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Does the Adobe CS suite of products come with a version control system that integrates natively with products such as Illustrator / Photoshop allowing action and/or layer level specific version control?

Is there software for this or am I mistaken?

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2 Answers 2

up vote 5 down vote accepted

Yes, there was Version Cue.

Version Cue enables users to track and manipulate file versions and metadata. Users can see previews of older versions and can restore or delete versions at any time.

It integrates with Adobe Bridge. Note that – as far as I am concerned – it does not have "layer" specific version control. The only drawback anyway is that Adobe discontinued it with CS5.

Users of CS5 may continue to access a Version Cue Server from CS3 or CS4 with WebDAV.

For more info you can read the Adobe Drive 2 FAQ.

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What does Adobe Bridge do? And what exactly is Drive 2? I looked over that FAQ and didn't really seem to have it jive. Or is it just Cue was "free" and now Drive makes you pay additional? –  Chris Marisic Jul 26 '11 at 13:19
    
Bridge is a media manager integrated into the Adobe Creative Suite. Drive is a digital asset management client, and requires a CMIS Server. Version Cue Server is one such (discontinued) server that Drive can connect to. Drive replaces the Version Cue Client from previous Creative Suites. –  afrazier Jul 26 '11 at 13:58
    
@Chris You should know Bridge if you have Photoshop or Illustrator. As afrazier said, the other stuff is a bit difficult to set up. –  slhck Jul 26 '11 at 14:09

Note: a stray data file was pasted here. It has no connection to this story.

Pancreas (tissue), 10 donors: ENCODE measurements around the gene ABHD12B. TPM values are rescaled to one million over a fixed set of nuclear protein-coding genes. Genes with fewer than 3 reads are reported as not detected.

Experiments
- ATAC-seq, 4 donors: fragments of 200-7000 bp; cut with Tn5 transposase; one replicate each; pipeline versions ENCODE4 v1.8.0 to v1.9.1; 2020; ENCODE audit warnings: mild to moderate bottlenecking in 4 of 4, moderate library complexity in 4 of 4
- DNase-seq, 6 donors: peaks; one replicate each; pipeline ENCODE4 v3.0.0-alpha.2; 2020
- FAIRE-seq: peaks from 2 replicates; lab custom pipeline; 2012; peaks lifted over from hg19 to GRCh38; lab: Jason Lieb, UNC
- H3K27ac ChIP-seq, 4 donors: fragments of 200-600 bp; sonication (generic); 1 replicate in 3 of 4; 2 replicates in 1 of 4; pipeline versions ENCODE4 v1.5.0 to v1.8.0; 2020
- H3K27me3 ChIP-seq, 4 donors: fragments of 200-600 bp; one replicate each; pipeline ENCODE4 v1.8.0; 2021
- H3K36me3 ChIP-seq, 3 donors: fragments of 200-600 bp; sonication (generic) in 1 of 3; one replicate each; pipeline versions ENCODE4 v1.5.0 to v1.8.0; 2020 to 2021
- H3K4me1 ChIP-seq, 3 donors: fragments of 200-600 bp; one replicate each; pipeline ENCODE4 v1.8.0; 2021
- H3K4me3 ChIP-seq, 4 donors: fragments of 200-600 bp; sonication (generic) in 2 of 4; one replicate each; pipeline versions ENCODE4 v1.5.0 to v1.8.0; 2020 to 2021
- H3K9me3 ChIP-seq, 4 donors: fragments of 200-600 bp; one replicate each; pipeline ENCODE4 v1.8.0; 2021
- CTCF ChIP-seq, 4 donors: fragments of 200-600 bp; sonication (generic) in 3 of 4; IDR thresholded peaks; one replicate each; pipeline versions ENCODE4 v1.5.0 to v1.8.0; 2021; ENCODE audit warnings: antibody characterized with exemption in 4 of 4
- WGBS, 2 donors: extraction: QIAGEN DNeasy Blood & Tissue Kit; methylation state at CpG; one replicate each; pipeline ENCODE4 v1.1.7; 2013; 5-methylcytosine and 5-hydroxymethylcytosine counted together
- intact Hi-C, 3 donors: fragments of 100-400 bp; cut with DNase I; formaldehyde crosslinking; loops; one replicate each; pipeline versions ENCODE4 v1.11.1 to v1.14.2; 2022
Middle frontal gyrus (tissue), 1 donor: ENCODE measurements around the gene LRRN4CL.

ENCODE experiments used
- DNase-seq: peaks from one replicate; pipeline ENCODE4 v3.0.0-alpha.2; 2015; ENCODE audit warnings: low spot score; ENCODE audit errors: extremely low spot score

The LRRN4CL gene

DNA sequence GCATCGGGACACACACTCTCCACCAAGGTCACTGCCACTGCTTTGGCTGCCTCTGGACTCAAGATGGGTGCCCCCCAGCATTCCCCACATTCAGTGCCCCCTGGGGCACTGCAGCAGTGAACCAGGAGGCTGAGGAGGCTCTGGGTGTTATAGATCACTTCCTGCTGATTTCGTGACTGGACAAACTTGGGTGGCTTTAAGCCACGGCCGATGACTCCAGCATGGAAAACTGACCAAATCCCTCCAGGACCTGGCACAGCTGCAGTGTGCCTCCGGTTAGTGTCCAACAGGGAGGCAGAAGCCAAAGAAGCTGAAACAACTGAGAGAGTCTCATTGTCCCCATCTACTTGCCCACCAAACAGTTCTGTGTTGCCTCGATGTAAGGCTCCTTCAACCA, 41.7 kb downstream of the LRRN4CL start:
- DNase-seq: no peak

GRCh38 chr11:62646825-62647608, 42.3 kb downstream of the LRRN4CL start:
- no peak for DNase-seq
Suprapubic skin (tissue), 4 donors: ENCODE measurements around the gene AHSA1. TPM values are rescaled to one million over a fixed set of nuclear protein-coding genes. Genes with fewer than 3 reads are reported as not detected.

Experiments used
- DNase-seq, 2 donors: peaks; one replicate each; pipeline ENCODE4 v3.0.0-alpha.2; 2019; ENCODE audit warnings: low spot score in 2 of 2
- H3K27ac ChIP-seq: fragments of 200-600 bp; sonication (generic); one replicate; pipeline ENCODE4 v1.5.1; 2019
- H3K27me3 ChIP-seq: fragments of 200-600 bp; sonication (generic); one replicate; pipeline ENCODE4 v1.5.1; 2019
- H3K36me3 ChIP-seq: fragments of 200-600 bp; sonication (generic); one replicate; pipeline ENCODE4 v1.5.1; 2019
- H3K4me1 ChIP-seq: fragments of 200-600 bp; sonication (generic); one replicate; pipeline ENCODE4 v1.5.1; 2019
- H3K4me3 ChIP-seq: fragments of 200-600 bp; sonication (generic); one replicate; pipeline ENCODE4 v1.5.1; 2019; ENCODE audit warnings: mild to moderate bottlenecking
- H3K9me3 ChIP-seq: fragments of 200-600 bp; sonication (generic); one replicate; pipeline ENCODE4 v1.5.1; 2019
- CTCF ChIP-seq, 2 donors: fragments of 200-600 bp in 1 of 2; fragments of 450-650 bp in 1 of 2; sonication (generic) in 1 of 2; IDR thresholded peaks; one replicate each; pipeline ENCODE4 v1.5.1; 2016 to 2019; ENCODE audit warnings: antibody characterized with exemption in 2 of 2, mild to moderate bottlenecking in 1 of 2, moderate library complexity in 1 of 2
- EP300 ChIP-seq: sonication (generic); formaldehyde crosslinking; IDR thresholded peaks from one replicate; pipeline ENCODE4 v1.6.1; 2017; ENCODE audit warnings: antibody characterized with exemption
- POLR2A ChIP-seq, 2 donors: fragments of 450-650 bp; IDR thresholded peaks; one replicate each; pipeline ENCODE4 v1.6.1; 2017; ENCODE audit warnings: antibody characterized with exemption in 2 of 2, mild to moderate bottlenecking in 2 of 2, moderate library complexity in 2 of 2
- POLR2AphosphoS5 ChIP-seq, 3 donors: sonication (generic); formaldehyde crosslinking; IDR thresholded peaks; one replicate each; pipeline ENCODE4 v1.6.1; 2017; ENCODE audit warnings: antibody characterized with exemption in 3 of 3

I'm a software developer, I've never had a reason to use bridge (or never had a need because I still don't really understand the purpose of a "media manager") –  Chris Marisic Jul 26 '11 at 15:24
    
I know what you're saying -- I just meant, "it's there, so you can try it" @chris –  slhck Jul 26 '11 at 15:42

Another possibility is PixelNovel's Timeline. It's not free, but it uses a standard Subversion repository and integrates with Photoshop, Illustrator, and InDesign. Dreamweaver has it's own Subversion capabilities built-in.

It's not layer level specific either. I doubt that most such tools would be, because most will be designed to operate on the entire Photoshop file. Anything that did what you wanted would be so PS-specific and tightly bound that the repositories would probably only hold PS blobs. Repositories would be PS-version specific and probably ultimately unusable outside of PS itself. Considering that most people don't work in a Photoshop vacuum, something like that would be less useful than a program that could integrate with the entire suite and could storage and manage all the associated files with a particular project.

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